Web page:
Digital technologies hold potential for fundamentally transforming both single companies and entire industries. Established engineering-centred companies, for example in the automotive sector or in the area of measurement and process technologies, generally have a strong technology focus. However, their expertise to date has not primarily been on digital solutions. Rather software and digital technologies have played subsidiary and supportive roles in their daily business. New digital technology developments offer them a whole variety of avenues for digital innovations, such as novel digital product features, services, processes, or entirely new business models. In order to facilitate digital innovations and stay future-proof, engineering companies face far-reaching changes. Digital transformation does not simply mean implementing digital technologies, rather it comprises a holistic organisational change on various levels. Since digital transformation concerns value creation issues, its impact can be deep-rooted and far-reaching for companies, thus prompting questions of organisational identity.
We regard the relation between digital transformation and organisational identity as mutual. On the one hand, a company’s current organisational identity provides the frame for what is deemed to be conceivable per se and serves as the point of reference for the perception and evaluation of the potentials that digital technologies may provide. In this respect, an established organisational identity will either foster or impede digital transformation processes. On the other hand, digital transformation counters the traditional established self-understanding, provoking questions, such as: “Who are we? Who do we want to be in the future?”. It triggers a (re)negotiation process about the (future) organisational identity.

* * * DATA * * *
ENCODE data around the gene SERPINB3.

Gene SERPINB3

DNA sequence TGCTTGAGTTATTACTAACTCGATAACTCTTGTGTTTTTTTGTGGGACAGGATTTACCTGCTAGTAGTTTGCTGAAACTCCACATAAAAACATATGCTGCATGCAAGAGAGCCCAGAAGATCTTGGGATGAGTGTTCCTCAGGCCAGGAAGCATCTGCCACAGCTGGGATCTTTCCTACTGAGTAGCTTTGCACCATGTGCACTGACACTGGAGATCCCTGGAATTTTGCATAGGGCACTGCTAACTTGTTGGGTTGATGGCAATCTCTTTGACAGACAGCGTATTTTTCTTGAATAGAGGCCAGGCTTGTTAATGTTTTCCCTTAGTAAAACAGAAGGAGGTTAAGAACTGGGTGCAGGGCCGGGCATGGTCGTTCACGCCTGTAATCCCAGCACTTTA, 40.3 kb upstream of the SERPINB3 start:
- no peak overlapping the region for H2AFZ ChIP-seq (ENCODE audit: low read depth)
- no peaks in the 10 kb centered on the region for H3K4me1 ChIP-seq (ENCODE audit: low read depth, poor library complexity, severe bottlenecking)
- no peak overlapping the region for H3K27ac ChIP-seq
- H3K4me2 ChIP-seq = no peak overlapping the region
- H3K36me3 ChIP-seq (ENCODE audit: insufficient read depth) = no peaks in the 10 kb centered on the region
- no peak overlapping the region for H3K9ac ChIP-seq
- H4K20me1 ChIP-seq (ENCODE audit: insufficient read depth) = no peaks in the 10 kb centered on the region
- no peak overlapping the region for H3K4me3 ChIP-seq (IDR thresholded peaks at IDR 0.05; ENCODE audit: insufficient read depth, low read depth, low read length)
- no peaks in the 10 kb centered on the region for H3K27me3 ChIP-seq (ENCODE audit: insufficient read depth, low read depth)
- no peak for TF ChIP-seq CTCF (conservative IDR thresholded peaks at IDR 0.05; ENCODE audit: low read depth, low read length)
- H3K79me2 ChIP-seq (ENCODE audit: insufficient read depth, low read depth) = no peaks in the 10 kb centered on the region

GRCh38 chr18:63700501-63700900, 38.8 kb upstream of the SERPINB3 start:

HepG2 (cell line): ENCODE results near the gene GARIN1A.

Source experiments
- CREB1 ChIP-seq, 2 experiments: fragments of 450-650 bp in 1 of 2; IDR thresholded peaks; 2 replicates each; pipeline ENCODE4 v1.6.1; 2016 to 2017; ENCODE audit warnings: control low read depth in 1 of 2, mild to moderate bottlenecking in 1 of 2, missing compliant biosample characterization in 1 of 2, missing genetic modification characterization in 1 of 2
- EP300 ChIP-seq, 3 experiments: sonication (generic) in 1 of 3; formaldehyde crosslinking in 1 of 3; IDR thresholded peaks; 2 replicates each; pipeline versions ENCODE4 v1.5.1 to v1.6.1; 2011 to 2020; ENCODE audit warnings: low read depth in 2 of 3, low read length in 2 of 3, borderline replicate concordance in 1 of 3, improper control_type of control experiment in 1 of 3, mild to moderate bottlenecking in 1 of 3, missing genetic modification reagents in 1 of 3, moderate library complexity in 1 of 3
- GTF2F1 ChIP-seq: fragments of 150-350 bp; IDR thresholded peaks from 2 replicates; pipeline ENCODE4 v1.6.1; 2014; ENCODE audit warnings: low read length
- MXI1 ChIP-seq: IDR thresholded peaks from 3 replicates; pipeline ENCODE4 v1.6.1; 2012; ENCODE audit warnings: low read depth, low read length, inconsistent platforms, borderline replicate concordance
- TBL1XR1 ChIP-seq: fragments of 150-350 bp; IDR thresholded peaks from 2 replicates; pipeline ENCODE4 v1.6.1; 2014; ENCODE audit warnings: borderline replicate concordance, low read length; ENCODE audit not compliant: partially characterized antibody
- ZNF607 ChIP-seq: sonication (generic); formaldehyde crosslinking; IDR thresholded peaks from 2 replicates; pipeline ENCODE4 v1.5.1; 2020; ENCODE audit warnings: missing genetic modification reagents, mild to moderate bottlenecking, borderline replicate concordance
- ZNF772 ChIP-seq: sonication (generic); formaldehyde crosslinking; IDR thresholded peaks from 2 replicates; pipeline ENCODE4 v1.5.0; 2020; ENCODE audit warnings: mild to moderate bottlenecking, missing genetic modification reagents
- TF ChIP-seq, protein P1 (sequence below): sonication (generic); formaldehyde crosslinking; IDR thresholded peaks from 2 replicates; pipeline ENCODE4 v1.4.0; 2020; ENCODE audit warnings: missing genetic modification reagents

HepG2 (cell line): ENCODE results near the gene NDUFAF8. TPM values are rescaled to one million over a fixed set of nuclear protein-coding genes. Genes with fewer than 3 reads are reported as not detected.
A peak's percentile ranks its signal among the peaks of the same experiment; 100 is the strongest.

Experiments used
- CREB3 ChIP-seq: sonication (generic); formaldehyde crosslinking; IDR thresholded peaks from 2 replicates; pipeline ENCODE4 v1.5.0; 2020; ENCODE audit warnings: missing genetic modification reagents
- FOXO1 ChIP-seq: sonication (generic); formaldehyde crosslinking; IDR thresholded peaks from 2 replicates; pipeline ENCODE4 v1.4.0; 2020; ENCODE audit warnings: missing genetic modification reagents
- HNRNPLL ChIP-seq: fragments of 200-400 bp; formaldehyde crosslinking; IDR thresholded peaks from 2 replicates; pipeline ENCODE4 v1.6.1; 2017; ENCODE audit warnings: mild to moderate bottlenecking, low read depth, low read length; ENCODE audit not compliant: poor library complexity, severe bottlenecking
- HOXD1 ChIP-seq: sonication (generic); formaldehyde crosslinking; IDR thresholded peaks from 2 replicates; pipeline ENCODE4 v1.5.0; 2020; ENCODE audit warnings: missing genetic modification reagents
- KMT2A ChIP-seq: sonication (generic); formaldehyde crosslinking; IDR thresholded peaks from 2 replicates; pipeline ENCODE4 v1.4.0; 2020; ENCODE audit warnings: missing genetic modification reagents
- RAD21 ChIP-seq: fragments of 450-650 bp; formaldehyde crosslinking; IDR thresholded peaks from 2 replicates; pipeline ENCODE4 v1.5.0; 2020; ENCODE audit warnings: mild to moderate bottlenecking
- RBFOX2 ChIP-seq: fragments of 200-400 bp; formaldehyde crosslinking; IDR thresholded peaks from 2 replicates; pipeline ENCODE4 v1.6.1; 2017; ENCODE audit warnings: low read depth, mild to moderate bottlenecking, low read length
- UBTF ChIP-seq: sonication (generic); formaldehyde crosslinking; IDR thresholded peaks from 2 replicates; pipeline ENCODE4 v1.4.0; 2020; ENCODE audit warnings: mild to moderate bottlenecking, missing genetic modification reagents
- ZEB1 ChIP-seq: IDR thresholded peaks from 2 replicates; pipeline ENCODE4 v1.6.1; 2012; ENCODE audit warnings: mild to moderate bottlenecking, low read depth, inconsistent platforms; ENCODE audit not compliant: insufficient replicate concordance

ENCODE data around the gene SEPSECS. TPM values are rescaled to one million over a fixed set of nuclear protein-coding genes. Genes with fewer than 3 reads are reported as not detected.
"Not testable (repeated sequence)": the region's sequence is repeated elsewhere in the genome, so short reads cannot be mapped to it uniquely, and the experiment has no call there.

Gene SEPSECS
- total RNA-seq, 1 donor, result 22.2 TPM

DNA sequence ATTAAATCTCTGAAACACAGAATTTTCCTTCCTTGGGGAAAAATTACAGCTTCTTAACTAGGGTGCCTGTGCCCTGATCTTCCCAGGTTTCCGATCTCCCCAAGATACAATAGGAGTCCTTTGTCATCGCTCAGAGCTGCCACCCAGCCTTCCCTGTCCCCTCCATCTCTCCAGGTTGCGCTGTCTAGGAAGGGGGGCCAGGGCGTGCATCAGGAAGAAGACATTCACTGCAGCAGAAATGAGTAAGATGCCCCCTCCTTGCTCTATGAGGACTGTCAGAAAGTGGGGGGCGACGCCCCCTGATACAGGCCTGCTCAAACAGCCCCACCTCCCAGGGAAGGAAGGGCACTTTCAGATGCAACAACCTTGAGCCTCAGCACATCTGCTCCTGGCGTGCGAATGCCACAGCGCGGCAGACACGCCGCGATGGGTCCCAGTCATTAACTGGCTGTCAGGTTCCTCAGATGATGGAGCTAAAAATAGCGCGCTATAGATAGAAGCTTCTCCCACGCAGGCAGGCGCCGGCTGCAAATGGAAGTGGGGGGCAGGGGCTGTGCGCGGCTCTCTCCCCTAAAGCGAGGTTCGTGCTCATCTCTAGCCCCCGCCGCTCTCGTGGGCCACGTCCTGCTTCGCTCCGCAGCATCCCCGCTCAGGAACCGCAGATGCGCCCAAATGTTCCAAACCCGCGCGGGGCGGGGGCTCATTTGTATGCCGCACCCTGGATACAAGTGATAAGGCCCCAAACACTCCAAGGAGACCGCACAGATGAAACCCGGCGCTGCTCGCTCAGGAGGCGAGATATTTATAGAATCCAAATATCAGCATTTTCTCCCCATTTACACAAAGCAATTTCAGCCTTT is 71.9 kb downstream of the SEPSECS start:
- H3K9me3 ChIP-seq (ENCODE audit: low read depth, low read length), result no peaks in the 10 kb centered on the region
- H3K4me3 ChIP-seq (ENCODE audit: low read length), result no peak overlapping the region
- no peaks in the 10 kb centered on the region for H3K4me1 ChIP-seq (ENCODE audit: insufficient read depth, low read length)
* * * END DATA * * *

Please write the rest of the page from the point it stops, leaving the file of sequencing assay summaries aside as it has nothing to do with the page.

Dealing with the identity question is highly relevant in the course of digital transformation since it not only affects the public image, but also influences the organisational members’ actions and identification. This issue cannot be resolved merely by taking in a top management perspective. Rather, organisational identity has to be understood as a collective endeavour. It is strongly intertwined with a company’s culture and strategy, which as such play a crucial role in digital transformation processes.
Our research project follows an interdisciplinary research approach, integrating perspectives from sociology as well as information systems and management studies. In this way, our overarching aim is to gain deeper understanding of the mutual interplay between digital transformation and organisational identity. With our findings, we intend to derive approaches which will help engineering companies deal with these challenges. For instance, one focus lies on potential sources of inertia and opposition as well as opportunities for positively guiding digital transformation dynamics. Therefore, the project’s goal is not only to contribute to a deeper academic understanding of organisations’ digital transformation, but also to provide orientational knowledge for practitioners, facilitating their proactive shaping of digital transformation processes.